Moreover, from the exhibits to Defendant's Moving Brief, it appears that Defendant is seeking to open discovery well beyond the existing record—having served Plaintiff with twenty-four interrogatories and eighty-nine requests for production following remand. These requests include discovery related to Plaintiff's eligibility for benefits beyond September 20, 2010. (See Def.'s Moving Br. 25-26.) "When reviewing de novo a decision of the [P]lan administrator," the Court has the discretion "to expand the record as needed or proceed [based on] the previously developed record." Viera, 871 F. Supp. 2d at 384. "Thus. . . . the Court must determine whether, in its discretion, the record is sufficiently developed to make an independent determination." Id. At this juncture, the Court is unable to assess how each of Defendant's numerous discovery requests could be appropriately tailored to inform the Court on the narrow issues before it. Moreover, it is Plaintiff's burden to show he is entitled to benefits or that Defendant's benefit determination was incorrect—not Defendant's. Plaintiff has asserted that "the 2500-page administrative record is well-developed [and that] there is no need to supplement it further." (Pl.'s Opp'n Br. 13.)
Defendant further argues that two Orders, dated October 11, 2013 and September 12, 2014, constitute the law of the case—"that the litigation record is not limited to the [A]dministrative Record"—and that the Order is either clearly erroneous or contrary to the law. (See Def.'s Moving Br. 21-23.) The Court is not persuaded by this argument. First, Defendant has not provided authority for how the law of the case doctrine has been applied to discovery issues. See Bacon v. Taylor, 392 F. App'x 30, 34 n.3 (3d Cir. 2010) ("[Plaintiff] has not provided authority for applying [the law of the case] doctrine to discovery issues, nor have we found any such authority.") Second, Defendant does not argue that the law of the case mandates the requested discovery, only that it permits the submission of evidence beyond the record. Finally, the Court finds nonetheless that the law of the case (if it is indeed the law of the case) could not be so sweeping that it limits Judge Bongiovanni's discretion to manage discovery. For these reasons, the Court finds that the Discovery Order is neither clearly erroneous nor contrary to the law of the case.
Defendant also argues that the Order is clearly erroneous because discovery is needed to avoid surprise and unfairness to Defendant and to prepare for trial. (Def.'s Moving Br. 23-24; Def.'s Reply Br. 6-8.) Plaintiff asserts that "the 2500-page administrative record is well-developed [and that] there is no need to supplement it further." (Pl.'s Opp'n Br. 13.) It appears, then, that Plaintiff will rely upon the Administrative Record and that there should be no surprise as to what evidence Plaintiff will present at trial.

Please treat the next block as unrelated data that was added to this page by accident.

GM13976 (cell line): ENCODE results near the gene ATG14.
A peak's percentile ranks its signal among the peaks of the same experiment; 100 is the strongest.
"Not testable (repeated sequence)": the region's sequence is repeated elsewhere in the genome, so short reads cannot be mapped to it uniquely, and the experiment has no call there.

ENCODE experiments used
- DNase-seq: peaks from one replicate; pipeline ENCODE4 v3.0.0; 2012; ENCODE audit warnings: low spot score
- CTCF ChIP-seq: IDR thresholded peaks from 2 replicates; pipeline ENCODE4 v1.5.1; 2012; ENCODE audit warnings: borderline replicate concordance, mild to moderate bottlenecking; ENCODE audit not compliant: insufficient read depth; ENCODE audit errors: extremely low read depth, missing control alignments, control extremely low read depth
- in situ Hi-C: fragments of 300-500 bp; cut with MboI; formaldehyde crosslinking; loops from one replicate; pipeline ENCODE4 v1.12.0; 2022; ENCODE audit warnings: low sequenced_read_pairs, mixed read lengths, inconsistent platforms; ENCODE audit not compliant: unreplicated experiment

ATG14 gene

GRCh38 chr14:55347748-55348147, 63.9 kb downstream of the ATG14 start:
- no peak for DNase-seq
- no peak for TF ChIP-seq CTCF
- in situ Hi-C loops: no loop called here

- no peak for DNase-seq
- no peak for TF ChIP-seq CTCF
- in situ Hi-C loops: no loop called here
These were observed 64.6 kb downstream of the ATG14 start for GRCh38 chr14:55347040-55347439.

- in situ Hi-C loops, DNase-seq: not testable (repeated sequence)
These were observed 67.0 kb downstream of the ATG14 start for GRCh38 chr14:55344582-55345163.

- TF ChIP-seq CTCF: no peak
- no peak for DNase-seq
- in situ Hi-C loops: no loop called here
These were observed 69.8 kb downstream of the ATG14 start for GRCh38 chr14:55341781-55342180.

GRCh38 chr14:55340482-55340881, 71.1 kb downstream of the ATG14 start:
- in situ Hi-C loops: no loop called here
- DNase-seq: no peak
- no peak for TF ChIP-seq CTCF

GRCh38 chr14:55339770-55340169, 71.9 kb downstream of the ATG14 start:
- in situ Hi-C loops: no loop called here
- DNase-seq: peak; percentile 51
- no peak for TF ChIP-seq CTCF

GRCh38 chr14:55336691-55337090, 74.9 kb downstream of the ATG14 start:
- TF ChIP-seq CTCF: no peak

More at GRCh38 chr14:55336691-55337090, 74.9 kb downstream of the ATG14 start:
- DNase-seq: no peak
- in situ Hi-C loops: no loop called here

Defendant alternatively argues that "[w]here, as here, the Record lacks sufficient evidence, 'the proper remedy is to remand the case to the Plan administrator to conduct a more thorough inquiry.'" (Def.'s Moving Br. at 26-27.) Here, Judge Bongiovanni was not faced with—and did not decide—a request for remand, so Court will not address Defendant's alternative argument raised first on appeal.
Moreover, the facts of this case differ from those cited by Defendant where courts remanded to the plan administrator. Here, the Third Circuit did not order remand to the Plan administrator. See Buffonge v. Prudential Ins. Co. of Am., 426 F.3d 20, 22 (1st Cir. 2005) (finding the process employed by the defendant in determining benefits was so "materially tainted" that "the taint was sufficiently prejudicial, so as to render the process arbitrary . . . [and require] remand to the claims administrator for a new review"); Caldwell v. Life Ins. Co. of N. Am., 287 F.3d 1276, 1290 (10th Cir. 2002) ("[We remand] to the district court with instructions that it [remand] the matter to the [defendant's] claims administrator for further findings of fact pursuant to the plan's standard for "any occupation" disability."). Here, the Court is reviewing the termination of Plaintiff's benefits under a de novo standard, not an arbitrary and capricious one. McCann, 907 F.3d at 147; cf. Dunn v. Reed Grp., Inc., No. 08-1632, 2009 WL 2848662, at *8-9 (D.N.J. Sept. 2, 2009) (ordering remand to the Claims and Plan Administrators for findings on a plaintiff's residual physical capacity and the type of sedentary jobs the plaintiff is capable of working because, without these findings, the court could not conduct an arbitrary and capricious review of the decision). --------
The Court finds Defendant fails to meet its burden to show Judge Bongiovanni's Order was clearly erroneous or contrary to law. The Court, accordingly, denies Defendant's Appeal. (ECF No. 142.) An Order consistent with this Memorandum Opinion will be entered.
MICHAEL A. SHIPP
UNITED STATES DISTRICT JUDGE